It takes less than five seconds for a hacker to compromise a standard keyless vehicle entry system. Among experts, this is known as a relay station attack. A Bosch key app is going to change all that.
“Our Perfectly Keyless system revolutionises keyless entry systems. It is the ‘key’ to preventing digital car theft,” says Harald Kröger, president of the Bosch Automotive Electronics division.
The special thing about the solution is that the Bosch technology works with a virtual key stored in the smartphone. Sensors installed in the car recognize the owner’s smartphone as securely as a fingerprint and open the vehicle only for them. Digital key management links the app and the vehicle via the cloud. With Perfectly Keyless, Bosch is thus doing something that no other keyless entry system has done before, namely offering both convenience and security.
The new smartphone-based key can be used in cars, entire car-sharing fleets, and commercial vehicles. Bosch believes this system with its built-in security lock has huge market potential worldwide.
Bosch revolutionises keyless entry
With conventional keyless entry systems, the car key still needs to be carried in a jacket or suit pocket, for example. To open the door and start the engine, it communicates with the car using a radio signal in the low frequency (LF) or ultra high frequency (UHF) range.
In the race against thieves, the automotive industry is constantly refining existing systems. It’s like a marathon. “Now, with Perfectly Keyless, Bosch is launching into a sprint in the development of digital vehicle entry systems. Our motto is revolution, not evolution,” Kröger says.
Instead of transmitting data via low or high frequency radio technology, the Bosch system uses the smartphone as virtual key and Bluetooth as the transmission technology. This means that the car key can stay at home.
And thanks to its decades of experience in semiconductors, Bosch is in a position to make this connection as secure as a fingerprint.
Every smartphone contains tiny microchips to manage communication via Bluetooth, and these play a key role in the Bosch solution. Together with sensors installed in the vehicle and a special control unit, they form a system that opens the door only for the smartphone containing the virtual key that fits in the Perfectly Keyless system’s digital lock. The system blocks signals from other smartphones or from electronic devices that manipulate the radio transmission. In this way, Perfectly Keyless protects against unauthorized access.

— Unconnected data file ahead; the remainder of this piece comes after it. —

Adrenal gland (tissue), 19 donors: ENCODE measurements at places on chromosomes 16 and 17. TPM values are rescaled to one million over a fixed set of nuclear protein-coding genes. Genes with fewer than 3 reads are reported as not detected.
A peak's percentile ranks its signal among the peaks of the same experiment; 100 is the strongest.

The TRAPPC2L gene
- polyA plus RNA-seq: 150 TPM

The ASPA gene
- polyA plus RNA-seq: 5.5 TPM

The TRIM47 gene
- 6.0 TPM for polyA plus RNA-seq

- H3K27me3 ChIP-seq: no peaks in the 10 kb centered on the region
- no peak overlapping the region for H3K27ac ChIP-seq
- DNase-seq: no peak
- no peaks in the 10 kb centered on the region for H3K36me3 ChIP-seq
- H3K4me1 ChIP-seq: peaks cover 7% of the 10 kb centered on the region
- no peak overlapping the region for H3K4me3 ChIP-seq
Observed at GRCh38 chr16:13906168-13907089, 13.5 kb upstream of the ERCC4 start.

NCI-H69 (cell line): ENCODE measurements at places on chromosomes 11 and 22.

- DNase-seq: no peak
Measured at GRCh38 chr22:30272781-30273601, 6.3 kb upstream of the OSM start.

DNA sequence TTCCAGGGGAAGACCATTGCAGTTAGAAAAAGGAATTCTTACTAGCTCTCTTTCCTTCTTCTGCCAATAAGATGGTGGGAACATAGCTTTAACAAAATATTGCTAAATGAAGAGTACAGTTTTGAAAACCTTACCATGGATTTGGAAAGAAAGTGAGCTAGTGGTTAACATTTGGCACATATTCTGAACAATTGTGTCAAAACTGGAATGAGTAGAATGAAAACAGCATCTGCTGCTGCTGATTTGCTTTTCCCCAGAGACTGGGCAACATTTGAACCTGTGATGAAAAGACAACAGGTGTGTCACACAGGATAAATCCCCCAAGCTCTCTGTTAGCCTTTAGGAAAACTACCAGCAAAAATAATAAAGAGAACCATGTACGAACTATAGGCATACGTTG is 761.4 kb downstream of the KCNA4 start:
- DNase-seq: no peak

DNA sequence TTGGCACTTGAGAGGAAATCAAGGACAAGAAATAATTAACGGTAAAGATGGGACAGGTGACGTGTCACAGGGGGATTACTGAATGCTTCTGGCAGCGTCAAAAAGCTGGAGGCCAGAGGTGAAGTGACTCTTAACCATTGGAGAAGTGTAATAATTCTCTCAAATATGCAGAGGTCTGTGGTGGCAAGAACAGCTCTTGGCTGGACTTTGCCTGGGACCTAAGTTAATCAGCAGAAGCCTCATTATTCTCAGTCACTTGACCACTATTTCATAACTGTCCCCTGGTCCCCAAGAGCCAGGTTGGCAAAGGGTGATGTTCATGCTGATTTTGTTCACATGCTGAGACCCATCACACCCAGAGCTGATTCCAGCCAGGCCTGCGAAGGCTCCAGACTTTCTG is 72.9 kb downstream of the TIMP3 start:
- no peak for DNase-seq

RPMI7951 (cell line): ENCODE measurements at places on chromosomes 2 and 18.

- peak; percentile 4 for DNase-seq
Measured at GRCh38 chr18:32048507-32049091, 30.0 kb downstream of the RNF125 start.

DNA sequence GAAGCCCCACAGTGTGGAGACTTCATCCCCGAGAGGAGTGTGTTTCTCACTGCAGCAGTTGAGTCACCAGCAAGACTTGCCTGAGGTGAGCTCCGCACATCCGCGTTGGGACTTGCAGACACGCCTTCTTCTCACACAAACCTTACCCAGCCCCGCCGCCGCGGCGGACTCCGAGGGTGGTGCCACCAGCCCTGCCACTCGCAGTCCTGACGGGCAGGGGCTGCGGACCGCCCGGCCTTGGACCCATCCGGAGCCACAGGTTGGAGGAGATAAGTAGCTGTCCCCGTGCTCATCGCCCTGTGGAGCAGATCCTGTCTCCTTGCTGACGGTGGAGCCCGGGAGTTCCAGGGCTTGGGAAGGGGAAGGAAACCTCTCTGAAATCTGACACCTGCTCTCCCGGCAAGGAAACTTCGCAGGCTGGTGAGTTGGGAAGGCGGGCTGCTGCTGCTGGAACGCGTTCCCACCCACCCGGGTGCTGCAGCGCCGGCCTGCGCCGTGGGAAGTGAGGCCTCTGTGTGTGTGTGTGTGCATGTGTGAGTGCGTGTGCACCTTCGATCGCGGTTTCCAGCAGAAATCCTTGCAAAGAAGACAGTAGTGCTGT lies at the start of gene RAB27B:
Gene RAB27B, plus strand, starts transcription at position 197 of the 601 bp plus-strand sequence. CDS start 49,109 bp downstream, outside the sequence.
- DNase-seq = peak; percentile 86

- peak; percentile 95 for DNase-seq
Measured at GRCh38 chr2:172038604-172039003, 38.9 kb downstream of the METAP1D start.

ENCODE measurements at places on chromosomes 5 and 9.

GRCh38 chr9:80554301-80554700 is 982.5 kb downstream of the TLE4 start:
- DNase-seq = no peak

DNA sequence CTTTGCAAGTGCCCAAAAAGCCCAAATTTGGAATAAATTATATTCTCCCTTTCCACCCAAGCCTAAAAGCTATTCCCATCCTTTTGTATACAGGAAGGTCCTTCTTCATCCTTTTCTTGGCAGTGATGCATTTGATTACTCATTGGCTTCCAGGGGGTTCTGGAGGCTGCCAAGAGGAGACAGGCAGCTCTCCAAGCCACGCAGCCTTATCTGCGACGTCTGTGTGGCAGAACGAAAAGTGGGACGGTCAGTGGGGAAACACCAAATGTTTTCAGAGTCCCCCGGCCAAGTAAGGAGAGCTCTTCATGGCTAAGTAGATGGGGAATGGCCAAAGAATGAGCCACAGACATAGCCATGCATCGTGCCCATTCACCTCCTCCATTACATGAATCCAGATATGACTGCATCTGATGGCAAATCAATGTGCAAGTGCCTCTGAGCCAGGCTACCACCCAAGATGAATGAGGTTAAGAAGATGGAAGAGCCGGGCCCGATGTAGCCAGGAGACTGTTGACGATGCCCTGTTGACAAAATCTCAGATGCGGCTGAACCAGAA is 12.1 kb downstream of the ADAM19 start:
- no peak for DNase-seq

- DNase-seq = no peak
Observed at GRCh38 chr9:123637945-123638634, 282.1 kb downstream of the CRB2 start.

A keyless journey
Virtual vehicle keys on smartphones have long been a feature of car-sharing fleets. These vehicles don’t move until their operator authorises entry via the cloud; only then can a user unlock the vehicle, start it, and lock it again using an app.
This conversation between the phone and the vehicle uses near-field communication (NFC), a wireless protocol for sharing data over distances of a few centimeters.
For this to work, users must take out their smartphone before each journey and hold it up to a marked area on the vehicle. Only then can the system recognise the user and unlock the doors. With Bosch Perfectly Keyless, the smartphone can also stay in its pocket. This means greater ease of use for drivers, and carsharing users benefit from the added convenience.
The Bosch solution also works in trucks and for entire fleets of commercial vehicles. That means no more manual administration of vehicle keys, physical handover, or hassle when a key is lost or stolen. If the smartphone is lost or stolen, and the Perfectly Keyless app with it, the digital key can be simply deactivated online, thus blocking access to the vehicle.
An Australian innovation, engineering the cars of the future
The Perfectly Keyless system is another leading innovation from the automotive electronics group of Bosch Australia. Being readied for volume production, the Perfectly Keyless system has become a global Bosch project spanning three continents.
Bosch Australia has the responsibility for all the hardware required to implement the system within the vehicle including wireless connectivity nodes for locating a smart phone position accurately, safety and securely.
“Perfectly Keyless is an example of the high-value engineering work that can be done in Australia in a post-passenger vehicle manufacturing environment,” says Gavin Smith, President of Bosch Australia.
Bosch Australia employs more than 200 engineers working in the development and application of vehicle electronics, cyber security gateways, vehicle safety and driver assistance systems for the global car industry.